Quote
Chris Fenton
It (the 1895 book "The Mechanism of Weaving") also made me think Charles Babbage must have been a huge jerk to not be able to get his machine working, since power-loom engineers were definitely building things nearly as complicated just for making rugs quickly...
Re: Dreaming of a Static Motor Arrangement and Less Vitamins
June 17, 2013 10:24AM
@ MattMoses seems like it shouldn't be too hard to make new relay contacts by printing a mold, which should last a lot longer than a single relay contact, for low melting point alloy and doing electroforming to make the contacts. Perhaps relay contacts can even be 'regenerated' by electroplating on to them.

That's going to be quite a bit of contacts to replace though. Changing step rate is not going to change the number of steps it takes until failure. We might be able to do something like the soundcard and use the relays to control oscillators and use some feedback to figure out where we are roughly. This way we can cycle relays less.

Perhaps we could even use even more exotic non-linear circuit elements, after all it only takes a point contact to make a memristor. And it seems someone has devised a means of making logic gates from memristors alone.

How easy is it to make a memristor? Here's a memristor made from garbage.
Re: Dreaming of a Static Motor Arrangement and Less Vitamins
June 26, 2013 07:41PM
Has anyone consider/done a reprap printer based on a pick and place deltabot?
pick and place

I was think that you could build it up the other way so that there was no need to build a support frame.
Getting the controller right to convert the G-code might be a little trickier than the Rostock style.

[www.enemygadgets.com]
Re: Dreaming of a Static Motor Arrangement and Less Vitamins
June 27, 2013 07:10AM
Check out RepRap Simpson. I made it after I started this post.

Note: the setup I use isn't trickier than a rostock.
Hello. My name is David and I've been researching and reading over a week now on reprap after hearing about 3D printing. I've seen the norm on linear motion and using the least amount of parts. I've also put thought into multi-color printing. I've been interested in robotics for years and I'm finally getting into this. So my idea.... using a robotic arm for full motion instead of linear motion. To add multi- color....make the end of the arm able to attach and detach seperate hot ends dedicated to what color or material you load into each head. I believe the only shared power would need to be the heaters. I know a stepper is used to feed the material. To simplify that during a switch, a set of pins line up at each head to power the motor to feed the material. The only add to the arm would be an electronic lock/release mechanism to change the heads which would be setup off to the side on a rack. In my mind, its really no more axis than a linear setup excluding a lock/unlock mechanism. I just a few materials last night to start my frame work. I'm excited to join and learn and build. A lot of research all over the web I am sinking in. A lot of good ideas I am reading about!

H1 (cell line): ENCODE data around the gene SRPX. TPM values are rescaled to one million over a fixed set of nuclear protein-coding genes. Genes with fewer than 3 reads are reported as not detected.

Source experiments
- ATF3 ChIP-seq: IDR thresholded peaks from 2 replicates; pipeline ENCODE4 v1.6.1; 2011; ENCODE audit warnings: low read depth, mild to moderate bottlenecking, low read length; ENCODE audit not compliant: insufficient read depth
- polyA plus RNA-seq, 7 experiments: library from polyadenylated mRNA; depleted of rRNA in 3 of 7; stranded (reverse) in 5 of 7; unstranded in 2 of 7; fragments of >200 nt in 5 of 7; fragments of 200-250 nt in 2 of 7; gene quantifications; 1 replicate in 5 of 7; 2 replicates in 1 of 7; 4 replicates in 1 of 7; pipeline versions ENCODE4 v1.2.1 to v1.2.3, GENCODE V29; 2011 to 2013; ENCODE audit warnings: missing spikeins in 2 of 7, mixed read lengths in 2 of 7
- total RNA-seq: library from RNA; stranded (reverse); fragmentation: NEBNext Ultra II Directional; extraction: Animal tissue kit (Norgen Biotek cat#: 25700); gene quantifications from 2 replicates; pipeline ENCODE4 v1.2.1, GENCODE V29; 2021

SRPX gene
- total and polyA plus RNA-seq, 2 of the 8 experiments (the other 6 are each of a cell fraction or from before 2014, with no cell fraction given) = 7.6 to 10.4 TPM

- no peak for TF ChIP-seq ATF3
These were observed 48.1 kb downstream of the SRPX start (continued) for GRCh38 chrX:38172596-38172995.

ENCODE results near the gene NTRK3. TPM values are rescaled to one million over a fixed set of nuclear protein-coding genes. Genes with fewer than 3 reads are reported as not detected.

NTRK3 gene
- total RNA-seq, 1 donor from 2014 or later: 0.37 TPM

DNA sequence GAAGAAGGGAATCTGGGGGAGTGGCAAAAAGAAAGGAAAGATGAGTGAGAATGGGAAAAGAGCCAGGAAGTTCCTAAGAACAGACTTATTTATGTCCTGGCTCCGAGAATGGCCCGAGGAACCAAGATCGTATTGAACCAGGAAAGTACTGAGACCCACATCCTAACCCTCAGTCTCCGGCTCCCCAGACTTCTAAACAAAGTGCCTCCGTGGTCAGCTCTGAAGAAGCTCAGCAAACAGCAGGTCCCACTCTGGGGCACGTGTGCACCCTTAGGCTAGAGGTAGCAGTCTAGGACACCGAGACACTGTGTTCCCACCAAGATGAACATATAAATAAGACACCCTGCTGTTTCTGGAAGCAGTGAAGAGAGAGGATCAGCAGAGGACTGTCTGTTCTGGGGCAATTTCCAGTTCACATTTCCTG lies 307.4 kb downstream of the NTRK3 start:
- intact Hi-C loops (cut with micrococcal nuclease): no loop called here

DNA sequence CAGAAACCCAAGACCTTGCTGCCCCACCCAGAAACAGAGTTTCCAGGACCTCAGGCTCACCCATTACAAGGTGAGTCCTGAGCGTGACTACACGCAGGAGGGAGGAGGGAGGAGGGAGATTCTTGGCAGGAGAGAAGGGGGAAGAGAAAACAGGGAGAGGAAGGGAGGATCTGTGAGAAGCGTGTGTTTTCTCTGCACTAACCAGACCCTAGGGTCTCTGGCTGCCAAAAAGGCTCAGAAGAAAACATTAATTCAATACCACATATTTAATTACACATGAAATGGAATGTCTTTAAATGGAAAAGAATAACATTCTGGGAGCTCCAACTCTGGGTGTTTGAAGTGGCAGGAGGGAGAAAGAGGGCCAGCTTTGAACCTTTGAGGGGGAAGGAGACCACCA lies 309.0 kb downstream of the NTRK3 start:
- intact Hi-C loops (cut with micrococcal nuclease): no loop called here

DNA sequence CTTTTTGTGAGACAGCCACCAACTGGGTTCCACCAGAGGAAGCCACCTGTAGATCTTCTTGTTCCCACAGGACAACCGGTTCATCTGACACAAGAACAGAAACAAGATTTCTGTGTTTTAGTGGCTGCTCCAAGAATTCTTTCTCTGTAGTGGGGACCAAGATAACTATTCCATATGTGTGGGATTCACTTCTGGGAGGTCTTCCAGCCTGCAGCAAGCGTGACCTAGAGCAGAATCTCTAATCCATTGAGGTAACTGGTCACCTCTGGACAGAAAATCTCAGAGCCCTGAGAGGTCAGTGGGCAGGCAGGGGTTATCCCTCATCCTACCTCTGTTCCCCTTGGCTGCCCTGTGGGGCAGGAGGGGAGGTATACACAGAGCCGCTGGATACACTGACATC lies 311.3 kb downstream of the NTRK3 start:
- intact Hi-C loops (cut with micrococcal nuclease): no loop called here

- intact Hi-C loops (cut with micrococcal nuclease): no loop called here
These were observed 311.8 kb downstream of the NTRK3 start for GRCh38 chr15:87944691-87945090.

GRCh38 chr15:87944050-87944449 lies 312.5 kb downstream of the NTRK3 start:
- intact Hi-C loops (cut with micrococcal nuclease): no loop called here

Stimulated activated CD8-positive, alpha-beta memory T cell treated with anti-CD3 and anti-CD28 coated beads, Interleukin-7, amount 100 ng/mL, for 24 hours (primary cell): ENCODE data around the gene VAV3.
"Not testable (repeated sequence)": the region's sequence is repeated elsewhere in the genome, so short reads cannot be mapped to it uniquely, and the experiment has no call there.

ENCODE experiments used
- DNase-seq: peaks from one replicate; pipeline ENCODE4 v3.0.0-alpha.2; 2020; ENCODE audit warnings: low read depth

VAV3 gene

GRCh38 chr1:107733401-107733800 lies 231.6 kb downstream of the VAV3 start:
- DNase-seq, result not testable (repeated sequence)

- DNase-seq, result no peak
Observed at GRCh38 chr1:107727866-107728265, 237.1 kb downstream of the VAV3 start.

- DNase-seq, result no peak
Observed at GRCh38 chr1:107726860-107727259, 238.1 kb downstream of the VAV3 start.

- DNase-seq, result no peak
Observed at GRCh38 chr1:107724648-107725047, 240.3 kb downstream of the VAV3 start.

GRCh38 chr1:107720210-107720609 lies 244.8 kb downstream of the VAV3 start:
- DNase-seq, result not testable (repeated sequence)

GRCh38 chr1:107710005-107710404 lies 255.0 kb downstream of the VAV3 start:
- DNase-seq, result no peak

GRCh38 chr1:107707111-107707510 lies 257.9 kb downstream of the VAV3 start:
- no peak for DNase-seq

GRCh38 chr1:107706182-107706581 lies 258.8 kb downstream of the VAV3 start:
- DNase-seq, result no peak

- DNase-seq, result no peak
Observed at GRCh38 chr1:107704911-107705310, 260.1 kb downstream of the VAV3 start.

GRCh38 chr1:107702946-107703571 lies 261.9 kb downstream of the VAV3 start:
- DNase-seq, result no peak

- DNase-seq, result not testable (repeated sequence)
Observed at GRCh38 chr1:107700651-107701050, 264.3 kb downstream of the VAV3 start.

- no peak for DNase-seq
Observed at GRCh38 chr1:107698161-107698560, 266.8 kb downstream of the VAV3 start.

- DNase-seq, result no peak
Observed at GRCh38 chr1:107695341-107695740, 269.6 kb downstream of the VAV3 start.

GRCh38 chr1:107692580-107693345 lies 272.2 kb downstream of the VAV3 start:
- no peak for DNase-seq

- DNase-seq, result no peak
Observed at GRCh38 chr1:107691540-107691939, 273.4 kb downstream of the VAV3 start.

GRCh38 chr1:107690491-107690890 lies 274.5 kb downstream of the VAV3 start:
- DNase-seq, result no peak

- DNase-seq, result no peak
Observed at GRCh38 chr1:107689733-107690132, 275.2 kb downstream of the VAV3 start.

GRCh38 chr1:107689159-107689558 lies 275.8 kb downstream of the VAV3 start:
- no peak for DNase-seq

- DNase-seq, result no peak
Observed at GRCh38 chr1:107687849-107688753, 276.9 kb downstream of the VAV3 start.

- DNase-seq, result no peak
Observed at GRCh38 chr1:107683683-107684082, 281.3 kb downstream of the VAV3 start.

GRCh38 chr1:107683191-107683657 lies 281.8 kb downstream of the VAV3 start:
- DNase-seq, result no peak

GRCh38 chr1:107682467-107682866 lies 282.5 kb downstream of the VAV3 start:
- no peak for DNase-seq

Re: Dreaming of a Static Motor Arrangement and Less Vitamins
July 07, 2013 07:37AM
Welcome to the crazy side of RepRap. Check out the project below. The do or can do a lot of the things you are talking about.

RepRap Morgan
This one is very refined and won the Gada Prize. It uses only two rails.

RepRap Simpson
The one uses more parts than the Morgan but has no rails. It will be the future of large format printing but not desktop printing.

RepRap Wally
This one is not done yet but it has no rails and leads itself to having an ATC (Automatic Tool Changer). We are planning on using strong magnets for the ATC. There will be no need for and locking mechanism.
woo
Re: Dreaming of a Static Motor Arrangement and Less Vitamins
July 26, 2013 06:42AM
nice idea with magnets! hm....
My h-bot has no moving motors:

http://reprap.org/wiki/Uconduit
http://www.thingiverse.com/thing:102972

The vitamin count is still similar to most repraps though.
Re: Dreaming of a Static Motor Arrangement and Less Vitamins
January 29, 2016 04:30PM
Here's a video of a stepper motor controller made from relays:

https://www.youtube.com/watch?v=1C2gLwbhtlY